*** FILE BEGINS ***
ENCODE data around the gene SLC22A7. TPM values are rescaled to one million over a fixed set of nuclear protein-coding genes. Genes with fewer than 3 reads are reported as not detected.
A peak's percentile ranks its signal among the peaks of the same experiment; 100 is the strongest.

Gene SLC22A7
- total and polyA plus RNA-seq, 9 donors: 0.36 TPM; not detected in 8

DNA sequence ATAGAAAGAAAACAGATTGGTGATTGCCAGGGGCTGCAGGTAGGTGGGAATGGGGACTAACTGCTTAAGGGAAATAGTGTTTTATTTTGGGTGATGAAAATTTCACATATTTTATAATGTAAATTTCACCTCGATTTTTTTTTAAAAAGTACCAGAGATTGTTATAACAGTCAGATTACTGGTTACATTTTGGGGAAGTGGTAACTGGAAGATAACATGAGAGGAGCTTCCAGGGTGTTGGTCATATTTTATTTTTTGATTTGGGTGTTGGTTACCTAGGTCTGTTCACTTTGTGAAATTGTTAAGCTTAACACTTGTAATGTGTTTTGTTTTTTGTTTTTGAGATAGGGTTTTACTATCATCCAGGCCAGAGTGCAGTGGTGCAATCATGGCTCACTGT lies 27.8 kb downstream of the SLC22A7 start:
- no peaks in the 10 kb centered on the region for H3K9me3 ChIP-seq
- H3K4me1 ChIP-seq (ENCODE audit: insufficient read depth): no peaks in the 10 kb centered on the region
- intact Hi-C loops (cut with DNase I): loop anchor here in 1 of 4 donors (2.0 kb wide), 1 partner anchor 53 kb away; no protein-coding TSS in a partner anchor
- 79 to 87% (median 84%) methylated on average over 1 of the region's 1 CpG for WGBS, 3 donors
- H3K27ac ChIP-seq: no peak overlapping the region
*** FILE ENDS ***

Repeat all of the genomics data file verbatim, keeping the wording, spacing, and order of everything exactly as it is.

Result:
ENCODE data around the gene SLC22A7. TPM values are rescaled to one million over a fixed set of nuclear protein-coding genes. Genes with fewer than 3 reads are reported as not detected.
A peak's percentile ranks its signal among the peaks of the same experiment; 100 is the strongest.

Gene SLC22A7
- total and polyA plus RNA-seq, 9 donors: 0.36 TPM; not detected in 8

DNA sequence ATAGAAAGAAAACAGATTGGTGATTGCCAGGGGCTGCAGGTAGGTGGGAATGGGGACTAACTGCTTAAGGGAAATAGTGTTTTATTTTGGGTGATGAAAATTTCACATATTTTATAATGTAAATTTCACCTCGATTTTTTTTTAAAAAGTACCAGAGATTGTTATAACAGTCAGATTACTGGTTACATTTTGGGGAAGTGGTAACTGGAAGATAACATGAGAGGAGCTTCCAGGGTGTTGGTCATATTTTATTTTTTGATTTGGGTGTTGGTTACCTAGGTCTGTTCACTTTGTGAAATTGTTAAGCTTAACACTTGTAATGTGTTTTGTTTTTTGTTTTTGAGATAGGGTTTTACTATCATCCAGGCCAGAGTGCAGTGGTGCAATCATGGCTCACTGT lies 27.8 kb downstream of the SLC22A7 start:
- no peaks in the 10 kb centered on the region for H3K9me3 ChIP-seq
- H3K4me1 ChIP-seq (ENCODE audit: insufficient read depth): no peaks in the 10 kb centered on the region
- intact Hi-C loops (cut with DNase I): loop anchor here in 1 of 4 donors (2.0 kb wide), 1 partner anchor 53 kb away; no protein-coding TSS in a partner anchor
- 79 to 87% (median 84%) methylated on average over 1 of the region's 1 CpG for WGBS, 3 donors
- H3K27ac ChIP-seq: no peak overlapping the region